US Treasury says NFTs 'highly susceptible' to fraud, but ignored by high-tier criminals

Narco kingpins aren't coming for your apes, but internet con artists still are

The US Treasury Department has assessed the risk of non-fungible tokens (NFTs) being used for illicit finance, and has found them wanting for lack of proper roadblocks preventing illegal applications.

In a report published on Wednesday, the Treasury Department concluded that NFTs "are highly susceptible to use in fraud and scams," and that inadequate cybersecurity and protections on NFT platforms makes it easy for cybercriminals to steal the once-popular digital assets. Horse, meet stable door.

In addition to their non-zero use as vehicles for fraud and scams like rug pulls (when an NFT project suddenly ends and the scammer vanishes with invested funds), chargeback fraud, and market manipulation, the Treasury Department said NFTs have been frequently observed being used by cybercriminals to launder money. 

Money laundering, it said, is made easier by the fact that many NFT platforms lack any sort of customer identification requirements, making it easy for the platforms to be used for illicit transactions. 

But what about those NFT-toting terrorists?

It's often assumed that, along with petty criminals using digicash to hide their tracks, the cryptocurrency/decentralized finance/NFT realm is rife with terrorists, narco kingpins and other underworld heavyweights. Not so, the Treasury has found - it's mostly just your average internet fraudster. 

"Thieves, scammers, and other bad actors have used a variety of techniques to transfer and launder illicit proceeds using NFTs and NFT platforms," the report noted - more organized criminal and terrorist operators, however, are ignoring the modern Beanie Baby.

"NFTs and NFT platforms are rarely, if at all, being used for drug trafficking, proliferation financing, or terrorist financing," the agency said in its report. "While there is potential for terrorist groups to use NFTs to raise or move funds, the few examples of this occurring in practice indicate that efforts to raise funds using NFTs have not been successful."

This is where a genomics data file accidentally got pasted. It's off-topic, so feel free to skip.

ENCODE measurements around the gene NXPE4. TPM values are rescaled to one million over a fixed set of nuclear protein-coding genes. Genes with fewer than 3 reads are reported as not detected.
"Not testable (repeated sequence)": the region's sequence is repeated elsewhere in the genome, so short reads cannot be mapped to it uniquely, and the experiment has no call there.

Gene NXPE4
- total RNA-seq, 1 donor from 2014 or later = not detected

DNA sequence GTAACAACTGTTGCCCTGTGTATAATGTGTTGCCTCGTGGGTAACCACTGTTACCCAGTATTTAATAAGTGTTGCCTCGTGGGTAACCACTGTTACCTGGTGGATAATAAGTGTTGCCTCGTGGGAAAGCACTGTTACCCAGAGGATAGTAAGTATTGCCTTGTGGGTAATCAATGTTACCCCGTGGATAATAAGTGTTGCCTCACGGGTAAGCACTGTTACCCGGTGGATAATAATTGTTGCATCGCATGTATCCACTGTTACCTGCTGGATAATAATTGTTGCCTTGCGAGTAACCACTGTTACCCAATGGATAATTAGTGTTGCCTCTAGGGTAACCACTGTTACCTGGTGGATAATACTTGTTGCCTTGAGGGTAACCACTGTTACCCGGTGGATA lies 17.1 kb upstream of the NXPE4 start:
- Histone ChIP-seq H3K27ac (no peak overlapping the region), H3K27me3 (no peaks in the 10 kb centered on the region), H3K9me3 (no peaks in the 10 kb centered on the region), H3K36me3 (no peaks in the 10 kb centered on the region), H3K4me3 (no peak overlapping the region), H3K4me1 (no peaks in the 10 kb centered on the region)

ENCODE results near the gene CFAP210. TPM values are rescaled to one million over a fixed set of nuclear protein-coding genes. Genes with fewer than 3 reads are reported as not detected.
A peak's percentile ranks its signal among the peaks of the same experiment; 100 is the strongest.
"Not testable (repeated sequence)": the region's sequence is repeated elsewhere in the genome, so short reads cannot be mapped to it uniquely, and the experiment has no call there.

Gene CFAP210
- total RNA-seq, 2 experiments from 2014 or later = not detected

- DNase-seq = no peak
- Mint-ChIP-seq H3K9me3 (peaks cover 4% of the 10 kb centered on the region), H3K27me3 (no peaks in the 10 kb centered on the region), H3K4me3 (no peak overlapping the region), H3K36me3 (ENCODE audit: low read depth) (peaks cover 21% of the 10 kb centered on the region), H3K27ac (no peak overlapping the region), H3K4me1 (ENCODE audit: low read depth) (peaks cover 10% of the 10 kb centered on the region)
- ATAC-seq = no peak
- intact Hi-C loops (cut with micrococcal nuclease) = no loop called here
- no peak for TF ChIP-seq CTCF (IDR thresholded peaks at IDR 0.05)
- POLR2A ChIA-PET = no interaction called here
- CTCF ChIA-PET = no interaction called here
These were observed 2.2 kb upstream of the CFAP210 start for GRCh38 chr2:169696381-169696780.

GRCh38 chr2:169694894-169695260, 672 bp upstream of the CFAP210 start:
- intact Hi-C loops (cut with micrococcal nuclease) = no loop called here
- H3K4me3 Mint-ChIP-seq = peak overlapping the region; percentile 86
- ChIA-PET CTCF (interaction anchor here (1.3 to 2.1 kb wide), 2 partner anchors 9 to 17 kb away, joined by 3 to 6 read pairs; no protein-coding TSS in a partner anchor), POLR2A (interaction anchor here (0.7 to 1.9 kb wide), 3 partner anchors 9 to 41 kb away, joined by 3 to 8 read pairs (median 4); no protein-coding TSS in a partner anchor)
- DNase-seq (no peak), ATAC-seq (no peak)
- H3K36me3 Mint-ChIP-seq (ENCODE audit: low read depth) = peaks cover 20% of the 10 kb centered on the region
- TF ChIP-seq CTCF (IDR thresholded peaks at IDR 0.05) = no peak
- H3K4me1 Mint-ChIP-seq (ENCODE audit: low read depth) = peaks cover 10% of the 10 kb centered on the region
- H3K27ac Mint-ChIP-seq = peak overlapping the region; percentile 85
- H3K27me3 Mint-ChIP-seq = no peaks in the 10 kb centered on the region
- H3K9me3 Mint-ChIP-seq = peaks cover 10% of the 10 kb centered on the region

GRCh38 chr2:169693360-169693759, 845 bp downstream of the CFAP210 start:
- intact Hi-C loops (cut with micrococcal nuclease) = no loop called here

The government purse counters noted that some criminals have begun to adopt virtual assets for moving money, and note that they could move into the NFT space, but that there's "limited information on misuse of NFTs for … illicit activity." 

Fraud perpetuated by market fluctuations, hype and insufficient copyright protections, yes - terrorism, probably not.

"Given how recent and ongoing the evolution of the NFT market is, there were relatively few case examples that this assessment could include," the Treasury Department said in its report. "This does not, however, necessarily reflect the level of risk." 

So the reality isn't as bad as it could be, but illicit use of NFTs could rise. Why, given the fact that even the most popular brands are near worthless compared to previous highs, anyone would seek to invest in the market, even illegally, is anyone's guess - but they could.

Nonetheless, the Treasury Department wants action taken to prevent such an event from ever occurring, and it's made several recommendations for how the government and DeFi community can do so. 

First and foremost, the Treasury wants authorities to raise awareness among government agencies of their regulatory obligations toward NFTs, and wants new regulations for NFTs to be considered. It also recommends the government work with the private sector to improve its understanding of the NFT market, and to encourage companies to take steps to prevent fraud and scams. Existing mitigation measures, the Treasury department said, have been insufficient.

Despite all those shortcomings and recommendations, the Treasury department wants to make clear that keeping terrorists from using NFTs still shouldn't amount to much of a priority.

"Weighed against other sectors … that pose greater money laundering and terrorist financing risks, addressing any gaps applicable to NFTs should not be prioritized over existing regulatory priorities," the Treasury said. 

In other words, NFTs aren't really top of mind for anyone anymore - even cybercriminals looking for a new avenue of laundering money - just the same old scammers looking to rip off gullible internet denizens. ®

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